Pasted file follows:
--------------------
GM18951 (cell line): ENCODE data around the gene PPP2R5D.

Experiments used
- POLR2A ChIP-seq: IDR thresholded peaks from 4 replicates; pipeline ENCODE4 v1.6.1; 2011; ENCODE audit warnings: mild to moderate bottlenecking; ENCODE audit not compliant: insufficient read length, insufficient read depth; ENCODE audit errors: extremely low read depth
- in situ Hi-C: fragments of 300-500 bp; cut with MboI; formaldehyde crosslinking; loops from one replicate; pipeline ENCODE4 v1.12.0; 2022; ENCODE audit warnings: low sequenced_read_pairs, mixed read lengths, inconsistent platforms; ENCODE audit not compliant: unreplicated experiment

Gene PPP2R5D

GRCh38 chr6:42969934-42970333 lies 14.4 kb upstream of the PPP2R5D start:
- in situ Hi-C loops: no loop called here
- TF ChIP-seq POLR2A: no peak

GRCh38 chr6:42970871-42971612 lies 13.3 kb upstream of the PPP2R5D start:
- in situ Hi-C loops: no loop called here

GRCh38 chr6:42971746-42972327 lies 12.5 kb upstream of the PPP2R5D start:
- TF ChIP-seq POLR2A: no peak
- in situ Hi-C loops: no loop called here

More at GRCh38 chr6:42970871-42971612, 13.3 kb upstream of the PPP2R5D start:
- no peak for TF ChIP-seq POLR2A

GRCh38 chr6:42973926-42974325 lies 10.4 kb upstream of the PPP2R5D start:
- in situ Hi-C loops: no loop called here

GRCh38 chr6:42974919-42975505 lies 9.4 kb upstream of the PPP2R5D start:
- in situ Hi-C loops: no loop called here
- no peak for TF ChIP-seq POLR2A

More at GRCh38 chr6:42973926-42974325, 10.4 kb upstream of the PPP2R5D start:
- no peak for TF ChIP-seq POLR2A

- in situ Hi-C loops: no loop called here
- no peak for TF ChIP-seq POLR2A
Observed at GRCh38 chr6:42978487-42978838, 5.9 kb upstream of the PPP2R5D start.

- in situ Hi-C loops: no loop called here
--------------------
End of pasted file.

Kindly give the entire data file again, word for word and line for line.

GM18951 (cell line): ENCODE data around the gene PPP2R5D.

Experiments used
- POLR2A ChIP-seq: IDR thresholded peaks from 4 replicates; pipeline ENCODE4 v1.6.1; 2011; ENCODE audit warnings: mild to moderate bottlenecking; ENCODE audit not compliant: insufficient read length, insufficient read depth; ENCODE audit errors: extremely low read depth
- in situ Hi-C: fragments of 300-500 bp; cut with MboI; formaldehyde crosslinking; loops from one replicate; pipeline ENCODE4 v1.12.0; 2022; ENCODE audit warnings: low sequenced_read_pairs, mixed read lengths, inconsistent platforms; ENCODE audit not compliant: unreplicated experiment

Gene PPP2R5D

GRCh38 chr6:42969934-42970333 lies 14.4 kb upstream of the PPP2R5D start:
- in situ Hi-C loops: no loop called here
- TF ChIP-seq POLR2A: no peak

GRCh38 chr6:42970871-42971612 lies 13.3 kb upstream of the PPP2R5D start:
- in situ Hi-C loops: no loop called here

GRCh38 chr6:42971746-42972327 lies 12.5 kb upstream of the PPP2R5D start:
- TF ChIP-seq POLR2A: no peak
- in situ Hi-C loops: no loop called here

More at GRCh38 chr6:42970871-42971612, 13.3 kb upstream of the PPP2R5D start:
- no peak for TF ChIP-seq POLR2A

GRCh38 chr6:42973926-42974325 lies 10.4 kb upstream of the PPP2R5D start:
- in situ Hi-C loops: no loop called here

GRCh38 chr6:42974919-42975505 lies 9.4 kb upstream of the PPP2R5D start:
- in situ Hi-C loops: no loop called here
- no peak for TF ChIP-seq POLR2A

More at GRCh38 chr6:42973926-42974325, 10.4 kb upstream of the PPP2R5D start:
- no peak for TF ChIP-seq POLR2A

- in situ Hi-C loops: no loop called here
- no peak for TF ChIP-seq POLR2A
Observed at GRCh38 chr6:42978487-42978838, 5.9 kb upstream of the PPP2R5D start.

- in situ Hi-C loops: no loop called here